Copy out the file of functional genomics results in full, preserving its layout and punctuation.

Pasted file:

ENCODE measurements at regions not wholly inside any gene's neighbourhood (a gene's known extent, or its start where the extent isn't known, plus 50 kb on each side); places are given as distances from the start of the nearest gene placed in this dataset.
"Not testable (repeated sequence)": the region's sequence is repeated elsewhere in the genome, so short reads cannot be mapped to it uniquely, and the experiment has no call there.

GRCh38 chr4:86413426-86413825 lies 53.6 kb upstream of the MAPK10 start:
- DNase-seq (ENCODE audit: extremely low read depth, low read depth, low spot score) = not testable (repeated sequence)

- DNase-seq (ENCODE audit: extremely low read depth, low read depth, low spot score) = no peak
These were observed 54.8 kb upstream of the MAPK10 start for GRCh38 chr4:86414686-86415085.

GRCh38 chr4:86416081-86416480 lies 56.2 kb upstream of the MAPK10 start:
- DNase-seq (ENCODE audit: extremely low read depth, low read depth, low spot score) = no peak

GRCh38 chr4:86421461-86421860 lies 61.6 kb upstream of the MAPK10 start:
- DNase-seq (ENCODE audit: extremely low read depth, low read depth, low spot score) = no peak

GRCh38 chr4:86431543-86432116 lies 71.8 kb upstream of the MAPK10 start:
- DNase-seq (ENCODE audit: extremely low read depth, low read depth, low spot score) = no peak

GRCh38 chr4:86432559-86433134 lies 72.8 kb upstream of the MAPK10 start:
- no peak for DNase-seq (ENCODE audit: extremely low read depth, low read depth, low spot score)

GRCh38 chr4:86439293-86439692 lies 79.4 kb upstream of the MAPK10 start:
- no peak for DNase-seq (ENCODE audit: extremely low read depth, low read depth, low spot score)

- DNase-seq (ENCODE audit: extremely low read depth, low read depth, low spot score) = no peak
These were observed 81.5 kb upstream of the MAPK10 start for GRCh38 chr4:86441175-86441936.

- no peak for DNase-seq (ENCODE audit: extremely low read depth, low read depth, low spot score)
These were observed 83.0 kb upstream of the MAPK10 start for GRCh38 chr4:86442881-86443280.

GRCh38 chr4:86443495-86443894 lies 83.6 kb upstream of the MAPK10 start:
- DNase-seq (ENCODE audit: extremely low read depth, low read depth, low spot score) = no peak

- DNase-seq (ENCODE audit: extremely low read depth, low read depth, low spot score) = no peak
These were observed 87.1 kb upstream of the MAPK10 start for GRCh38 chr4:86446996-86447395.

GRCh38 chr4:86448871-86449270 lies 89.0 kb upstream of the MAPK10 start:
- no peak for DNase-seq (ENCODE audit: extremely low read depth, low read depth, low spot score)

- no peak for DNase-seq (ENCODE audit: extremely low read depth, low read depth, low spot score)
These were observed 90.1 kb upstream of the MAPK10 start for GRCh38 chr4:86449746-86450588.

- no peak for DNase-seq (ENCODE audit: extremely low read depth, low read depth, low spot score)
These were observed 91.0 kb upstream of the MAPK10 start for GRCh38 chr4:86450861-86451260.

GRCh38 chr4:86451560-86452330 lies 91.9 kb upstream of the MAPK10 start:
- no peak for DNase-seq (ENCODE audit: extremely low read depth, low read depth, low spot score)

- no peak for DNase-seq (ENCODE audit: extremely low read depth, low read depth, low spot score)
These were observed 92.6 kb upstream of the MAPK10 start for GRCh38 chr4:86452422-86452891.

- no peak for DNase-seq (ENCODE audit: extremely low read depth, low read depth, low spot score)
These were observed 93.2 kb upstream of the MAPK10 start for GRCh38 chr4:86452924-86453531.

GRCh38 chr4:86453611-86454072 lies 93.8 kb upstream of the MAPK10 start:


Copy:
ENCODE measurements at regions not wholly inside any gene's neighbourhood (a gene's known extent, or its start where the extent isn't known, plus 50 kb on each side); places are given as distances from the start of the nearest gene placed in this dataset.
"Not testable (repeated sequence)": the region's sequence is repeated elsewhere in the genome, so short reads cannot be mapped to it uniquely, and the experiment has no call there.

GRCh38 chr4:86413426-86413825 lies 53.6 kb upstream of the MAPK10 start:
- DNase-seq (ENCODE audit: extremely low read depth, low read depth, low spot score) = not testable (repeated sequence)

- DNase-seq (ENCODE audit: extremely low read depth, low read depth, low spot score) = no peak
These were observed 54.8 kb upstream of the MAPK10 start for GRCh38 chr4:86414686-86415085.

GRCh38 chr4:86416081-86416480 lies 56.2 kb upstream of the MAPK10 start:
- DNase-seq (ENCODE audit: extremely low read depth, low read depth, low spot score) = no peak

GRCh38 chr4:86421461-86421860 lies 61.6 kb upstream of the MAPK10 start:
- DNase-seq (ENCODE audit: extremely low read depth, low read depth, low spot score) = no peak

GRCh38 chr4:86431543-86432116 lies 71.8 kb upstream of the MAPK10 start:
- DNase-seq (ENCODE audit: extremely low read depth, low read depth, low spot score) = no peak

GRCh38 chr4:86432559-86433134 lies 72.8 kb upstream of the MAPK10 start:
- no peak for DNase-seq (ENCODE audit: extremely low read depth, low read depth, low spot score)

GRCh38 chr4:86439293-86439692 lies 79.4 kb upstream of the MAPK10 start:
- no peak for DNase-seq (ENCODE audit: extremely low read depth, low read depth, low spot score)

- DNase-seq (ENCODE audit: extremely low read depth, low read depth, low spot score) = no peak
These were observed 81.5 kb upstream of the MAPK10 start for GRCh38 chr4:86441175-86441936.

- no peak for DNase-seq (ENCODE audit: extremely low read depth, low read depth, low spot score)
These were observed 83.0 kb upstream of the MAPK10 start for GRCh38 chr4:86442881-86443280.

GRCh38 chr4:86443495-86443894 lies 83.6 kb upstream of the MAPK10 start:
- DNase-seq (ENCODE audit: extremely low read depth, low read depth, low spot score) = no peak

- DNase-seq (ENCODE audit: extremely low read depth, low read depth, low spot score) = no peak
These were observed 87.1 kb upstream of the MAPK10 start for GRCh38 chr4:86446996-86447395.

GRCh38 chr4:86448871-86449270 lies 89.0 kb upstream of the MAPK10 start:
- no peak for DNase-seq (ENCODE audit: extremely low read depth, low read depth, low spot score)

- no peak for DNase-seq (ENCODE audit: extremely low read depth, low read depth, low spot score)
These were observed 90.1 kb upstream of the MAPK10 start for GRCh38 chr4:86449746-86450588.

- no peak for DNase-seq (ENCODE audit: extremely low read depth, low read depth, low spot score)
These were observed 91.0 kb upstream of the MAPK10 start for GRCh38 chr4:86450861-86451260.

GRCh38 chr4:86451560-86452330 lies 91.9 kb upstream of the MAPK10 start:
- no peak for DNase-seq (ENCODE audit: extremely low read depth, low read depth, low spot score)

- no peak for DNase-seq (ENCODE audit: extremely low read depth, low read depth, low spot score)
These were observed 92.6 kb upstream of the MAPK10 start for GRCh38 chr4:86452422-86452891.

- no peak for DNase-seq (ENCODE audit: extremely low read depth, low read depth, low spot score)
These were observed 93.2 kb upstream of the MAPK10 start for GRCh38 chr4:86452924-86453531.

GRCh38 chr4:86453611-86454072 lies 93.8 kb upstream of the MAPK10 start: